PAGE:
REHMJohn Schwartz, can you speak to that?
SCHWARTZWell, it's interesting. What Mr. May has been talking about and what he seemed to suggest before the break was that this is sort of loosey-goosey judges versus get-tough DAs. And it almost -- I mean, I'm sort of intuiting here a sense that this is liberal judges versus more conservative DAs. In fact, a lot of the emphasis behind laws like this, especially in Colorado where it was a coalition of Republicans and Democrats that passed the law, a lot of the emphasis here comes from conservatives.
SCHWARTZAnd they're just -- they want judges having this extra layer of review, not prohibiting -- extra layer of review. And their point is that the DA represents the power of the state, and the Republican member who is the sponsor of the Colorado bill said to me that she would rather see that power given -- shared between the DAs and, you know, who represent the state, the government power, and the judges who are a different branch.
RYANIt -- the public opinion polling shows us that the public favors having judges make the determination about whether or not a child should be going into adult criminal court. Because the public believes that judges are much more neutral decision makers, and they believe that there should be individual review of those cases. The case should be looked at. There should be a hearing.
RYANAnd what we're seeing is lots of these cases bypass juvenile court judges because prosecutors decide those kids should go to adult court, or because the law says if you're a certain age and charged with a certain offense, you go directly to adult criminal court. What these law changes are showing is that people want fairness. They want checks and balances in the system.
RYANThey want judges to be able to look at that child's individual case, regardless of the offense, look at that child's individual case and determine whether or not that child can be rehabilitated. And what we find more often than not is that judges believe in the capacity of young people to change and the capacity of young people to respond to appropriate interventions and treatments. And that's what we're seeing. We're going to see lower juvenile crime rates as a result of many of these changes in laws.
REHMSo how do you see the district attorney stepping in between that juvenile and a juvenile court judge?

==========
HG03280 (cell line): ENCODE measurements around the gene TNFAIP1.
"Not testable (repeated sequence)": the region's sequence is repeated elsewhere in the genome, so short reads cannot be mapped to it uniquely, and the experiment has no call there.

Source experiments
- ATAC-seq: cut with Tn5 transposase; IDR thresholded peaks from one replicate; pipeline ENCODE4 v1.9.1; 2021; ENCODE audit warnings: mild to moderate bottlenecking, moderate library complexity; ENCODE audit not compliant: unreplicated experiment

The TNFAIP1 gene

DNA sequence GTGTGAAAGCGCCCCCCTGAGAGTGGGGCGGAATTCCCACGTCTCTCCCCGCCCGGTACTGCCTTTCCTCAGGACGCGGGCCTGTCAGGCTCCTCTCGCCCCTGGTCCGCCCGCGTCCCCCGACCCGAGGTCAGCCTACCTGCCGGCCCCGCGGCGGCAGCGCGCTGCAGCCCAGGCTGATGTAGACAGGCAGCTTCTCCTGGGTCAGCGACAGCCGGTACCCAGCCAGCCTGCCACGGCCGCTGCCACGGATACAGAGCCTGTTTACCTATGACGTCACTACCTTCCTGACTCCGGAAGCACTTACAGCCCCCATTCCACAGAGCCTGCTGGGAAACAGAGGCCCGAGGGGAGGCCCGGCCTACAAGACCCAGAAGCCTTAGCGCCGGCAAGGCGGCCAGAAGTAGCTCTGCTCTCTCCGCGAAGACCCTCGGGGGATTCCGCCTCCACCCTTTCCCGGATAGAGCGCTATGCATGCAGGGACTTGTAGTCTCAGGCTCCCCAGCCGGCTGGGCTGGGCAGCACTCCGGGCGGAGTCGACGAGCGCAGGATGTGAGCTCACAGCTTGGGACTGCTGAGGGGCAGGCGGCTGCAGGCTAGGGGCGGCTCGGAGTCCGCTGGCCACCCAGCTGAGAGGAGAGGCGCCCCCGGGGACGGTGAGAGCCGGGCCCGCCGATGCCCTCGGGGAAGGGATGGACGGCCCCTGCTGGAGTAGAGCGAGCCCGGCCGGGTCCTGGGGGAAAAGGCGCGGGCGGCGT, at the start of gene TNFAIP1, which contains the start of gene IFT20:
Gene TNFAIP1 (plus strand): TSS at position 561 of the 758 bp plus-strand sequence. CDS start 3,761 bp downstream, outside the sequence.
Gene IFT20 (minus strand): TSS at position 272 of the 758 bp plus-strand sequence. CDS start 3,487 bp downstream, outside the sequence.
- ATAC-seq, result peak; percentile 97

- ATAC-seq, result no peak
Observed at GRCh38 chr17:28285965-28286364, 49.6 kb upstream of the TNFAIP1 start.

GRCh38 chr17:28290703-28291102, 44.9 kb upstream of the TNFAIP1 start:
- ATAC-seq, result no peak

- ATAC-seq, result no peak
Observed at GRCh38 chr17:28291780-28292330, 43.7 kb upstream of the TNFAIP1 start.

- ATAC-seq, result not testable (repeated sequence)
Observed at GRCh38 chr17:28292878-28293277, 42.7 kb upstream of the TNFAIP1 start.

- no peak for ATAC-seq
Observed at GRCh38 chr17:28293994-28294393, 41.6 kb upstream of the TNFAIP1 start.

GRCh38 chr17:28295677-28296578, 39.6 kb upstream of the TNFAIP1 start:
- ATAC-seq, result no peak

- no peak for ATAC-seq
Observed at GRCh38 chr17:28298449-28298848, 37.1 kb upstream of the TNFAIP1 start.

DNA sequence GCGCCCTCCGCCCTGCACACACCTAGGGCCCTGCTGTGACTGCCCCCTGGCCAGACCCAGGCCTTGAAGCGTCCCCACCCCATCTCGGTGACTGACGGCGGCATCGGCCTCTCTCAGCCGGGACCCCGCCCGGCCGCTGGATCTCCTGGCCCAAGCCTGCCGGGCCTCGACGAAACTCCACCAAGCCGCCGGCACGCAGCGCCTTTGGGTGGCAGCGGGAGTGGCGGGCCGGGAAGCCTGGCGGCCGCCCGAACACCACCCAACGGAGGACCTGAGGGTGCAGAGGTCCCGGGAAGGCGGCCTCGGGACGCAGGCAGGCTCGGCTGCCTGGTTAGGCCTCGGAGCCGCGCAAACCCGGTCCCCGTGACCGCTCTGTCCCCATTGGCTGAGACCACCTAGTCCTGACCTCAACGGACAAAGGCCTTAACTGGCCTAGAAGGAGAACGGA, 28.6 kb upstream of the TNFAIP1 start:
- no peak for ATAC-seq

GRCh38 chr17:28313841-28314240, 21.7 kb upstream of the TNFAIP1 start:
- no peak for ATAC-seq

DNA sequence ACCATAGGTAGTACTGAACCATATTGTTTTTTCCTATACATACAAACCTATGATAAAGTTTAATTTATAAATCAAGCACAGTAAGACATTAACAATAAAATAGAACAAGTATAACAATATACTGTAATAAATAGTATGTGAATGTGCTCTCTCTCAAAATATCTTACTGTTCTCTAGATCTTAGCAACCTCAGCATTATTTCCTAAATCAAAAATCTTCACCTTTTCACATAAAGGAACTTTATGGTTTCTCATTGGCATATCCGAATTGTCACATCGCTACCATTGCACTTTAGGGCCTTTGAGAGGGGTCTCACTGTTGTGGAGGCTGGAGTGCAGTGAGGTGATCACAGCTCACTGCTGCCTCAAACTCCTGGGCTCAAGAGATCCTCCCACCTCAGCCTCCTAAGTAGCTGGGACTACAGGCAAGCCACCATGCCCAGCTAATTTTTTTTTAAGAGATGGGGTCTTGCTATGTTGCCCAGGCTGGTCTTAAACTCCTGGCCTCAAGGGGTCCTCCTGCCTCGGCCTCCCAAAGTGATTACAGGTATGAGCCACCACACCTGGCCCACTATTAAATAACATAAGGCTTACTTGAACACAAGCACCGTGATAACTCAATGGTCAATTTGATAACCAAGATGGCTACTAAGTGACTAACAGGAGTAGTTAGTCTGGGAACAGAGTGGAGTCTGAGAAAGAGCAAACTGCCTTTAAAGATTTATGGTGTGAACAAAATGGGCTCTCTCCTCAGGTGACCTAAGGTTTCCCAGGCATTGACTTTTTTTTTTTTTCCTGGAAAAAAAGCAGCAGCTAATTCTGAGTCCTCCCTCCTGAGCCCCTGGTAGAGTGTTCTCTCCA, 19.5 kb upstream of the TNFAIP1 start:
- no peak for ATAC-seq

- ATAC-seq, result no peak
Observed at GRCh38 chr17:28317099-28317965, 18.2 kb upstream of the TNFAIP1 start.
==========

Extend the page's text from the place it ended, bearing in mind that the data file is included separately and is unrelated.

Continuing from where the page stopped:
RYANYou know, district attorneys often use the threat of sending a young person to adult criminal court as a way to get that young person to plea. And what we're seeing is lots of young people being overcharged with offenses that we know get them into adult criminal court.
RYANSuch as a young person might be charged with a certain type of robbery. Some types of robbery can go to adult court. Some types of robbery are in juvenile court, depending on state. So what we see in a lot of states is that the prosecutor knows what kind of charge gets that young person into adult court, so they charge them with that, which is overcharging.
RYANAnd then what we see is a plea arrangement because that kid is threatened with the prospect of adult prison, so the young person pleas. And what you see is that young person is convicted of something that they never would have been in adult court in the first place. And so this is a way to check that power of prosecutors.
REHMDan May, do you want to comment?
MAYWell, I feel I'm being profiled right now, just to let you know that, Diane. It didn't get to...
REHMI'm sorry you feel that way. I'm just trying to get various opinions here.
RYANMr. May, do you need a hug?
MAYOh, I mention -- we'll get you fired up here. Yeah, it is liberal conservative. I have 22 elected DAs that are both Democrats and Republican. One of the most outspoken of the -- against the changes was Don Quick, who will be the Democrat AG candidate this year this fall for the state of Colorado because we're here for justice.
MAYI mean, DAs are committed to justice. We get to know cases better than a judge ever does. They're running, you know, 100 cases in two hours through a docket and trying to make decisions on what's given to them in literally two to five minutes and maybe a written report. We're making decisions on cases where we have the thorough background. We know the victims. We know the defendants. We know their social settings. We know their gang affiliations.